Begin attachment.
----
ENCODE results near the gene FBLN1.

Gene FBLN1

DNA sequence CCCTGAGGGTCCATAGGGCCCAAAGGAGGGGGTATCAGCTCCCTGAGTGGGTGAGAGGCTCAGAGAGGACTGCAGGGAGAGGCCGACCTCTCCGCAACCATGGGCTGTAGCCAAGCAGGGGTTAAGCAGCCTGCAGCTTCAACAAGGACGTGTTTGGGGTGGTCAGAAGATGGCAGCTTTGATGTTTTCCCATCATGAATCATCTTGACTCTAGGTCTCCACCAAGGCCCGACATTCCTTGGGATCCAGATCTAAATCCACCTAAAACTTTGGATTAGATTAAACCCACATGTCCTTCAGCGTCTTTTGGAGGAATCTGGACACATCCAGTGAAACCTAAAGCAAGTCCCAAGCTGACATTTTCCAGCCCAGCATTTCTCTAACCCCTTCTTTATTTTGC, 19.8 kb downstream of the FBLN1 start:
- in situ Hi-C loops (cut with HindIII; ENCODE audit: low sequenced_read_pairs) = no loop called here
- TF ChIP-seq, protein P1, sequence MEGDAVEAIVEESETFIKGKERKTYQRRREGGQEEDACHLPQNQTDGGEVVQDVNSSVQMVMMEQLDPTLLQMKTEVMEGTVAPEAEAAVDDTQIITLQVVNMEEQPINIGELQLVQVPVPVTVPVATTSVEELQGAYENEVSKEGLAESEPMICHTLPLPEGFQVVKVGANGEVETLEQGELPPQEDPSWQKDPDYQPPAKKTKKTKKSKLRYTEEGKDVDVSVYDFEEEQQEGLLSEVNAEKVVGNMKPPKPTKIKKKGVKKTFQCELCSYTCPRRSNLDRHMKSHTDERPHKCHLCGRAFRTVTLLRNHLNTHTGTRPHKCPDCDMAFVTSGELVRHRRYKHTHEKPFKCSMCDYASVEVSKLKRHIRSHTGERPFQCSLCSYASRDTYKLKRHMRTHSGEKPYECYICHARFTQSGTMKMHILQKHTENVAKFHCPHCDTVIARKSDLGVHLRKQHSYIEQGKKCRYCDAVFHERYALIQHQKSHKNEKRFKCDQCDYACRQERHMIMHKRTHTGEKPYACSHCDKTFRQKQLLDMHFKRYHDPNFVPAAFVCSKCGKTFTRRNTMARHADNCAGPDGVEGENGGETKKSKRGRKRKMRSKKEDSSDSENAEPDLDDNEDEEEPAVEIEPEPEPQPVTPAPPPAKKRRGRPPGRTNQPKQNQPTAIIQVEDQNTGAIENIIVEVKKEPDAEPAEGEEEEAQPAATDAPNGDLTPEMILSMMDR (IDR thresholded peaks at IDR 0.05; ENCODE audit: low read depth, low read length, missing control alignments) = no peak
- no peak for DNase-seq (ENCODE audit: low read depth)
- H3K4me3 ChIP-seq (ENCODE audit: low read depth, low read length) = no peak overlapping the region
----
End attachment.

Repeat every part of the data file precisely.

ENCODE results near the gene FBLN1.

Gene FBLN1

DNA sequence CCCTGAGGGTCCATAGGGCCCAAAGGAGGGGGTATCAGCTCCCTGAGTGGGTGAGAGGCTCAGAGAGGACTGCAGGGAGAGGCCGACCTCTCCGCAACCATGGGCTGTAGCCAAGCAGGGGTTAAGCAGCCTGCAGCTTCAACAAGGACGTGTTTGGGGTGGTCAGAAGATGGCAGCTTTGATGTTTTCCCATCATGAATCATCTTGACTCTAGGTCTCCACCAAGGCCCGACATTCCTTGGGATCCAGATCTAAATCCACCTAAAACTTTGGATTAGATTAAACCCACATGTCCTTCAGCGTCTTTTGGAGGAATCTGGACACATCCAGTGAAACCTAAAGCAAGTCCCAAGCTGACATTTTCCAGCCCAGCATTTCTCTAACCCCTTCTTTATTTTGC, 19.8 kb downstream of the FBLN1 start:
- in situ Hi-C loops (cut with HindIII; ENCODE audit: low sequenced_read_pairs) = no loop called here
- TF ChIP-seq, protein P1, sequence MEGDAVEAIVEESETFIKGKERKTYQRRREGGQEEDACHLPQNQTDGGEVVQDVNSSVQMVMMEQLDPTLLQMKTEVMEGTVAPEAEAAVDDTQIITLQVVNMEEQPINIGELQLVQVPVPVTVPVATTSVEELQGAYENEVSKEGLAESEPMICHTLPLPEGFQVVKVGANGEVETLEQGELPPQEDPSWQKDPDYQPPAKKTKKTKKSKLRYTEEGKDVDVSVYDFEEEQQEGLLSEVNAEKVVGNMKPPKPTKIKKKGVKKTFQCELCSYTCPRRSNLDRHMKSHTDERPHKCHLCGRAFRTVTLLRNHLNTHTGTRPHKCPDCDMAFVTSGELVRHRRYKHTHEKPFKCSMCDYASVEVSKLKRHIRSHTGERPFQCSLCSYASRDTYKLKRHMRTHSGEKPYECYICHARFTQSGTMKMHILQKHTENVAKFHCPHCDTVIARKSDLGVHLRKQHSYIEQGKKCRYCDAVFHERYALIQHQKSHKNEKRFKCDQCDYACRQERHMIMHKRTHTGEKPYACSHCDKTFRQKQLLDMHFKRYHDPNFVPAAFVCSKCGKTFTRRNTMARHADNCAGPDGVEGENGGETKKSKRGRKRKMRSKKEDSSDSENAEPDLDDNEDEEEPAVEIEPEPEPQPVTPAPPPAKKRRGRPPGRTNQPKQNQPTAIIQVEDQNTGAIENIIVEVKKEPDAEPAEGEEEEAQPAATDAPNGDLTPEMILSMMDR (IDR thresholded peaks at IDR 0.05; ENCODE audit: low read depth, low read length, missing control alignments) = no peak
- no peak for DNase-seq (ENCODE audit: low read depth)
- H3K4me3 ChIP-seq (ENCODE audit: low read depth, low read length) = no peak overlapping the region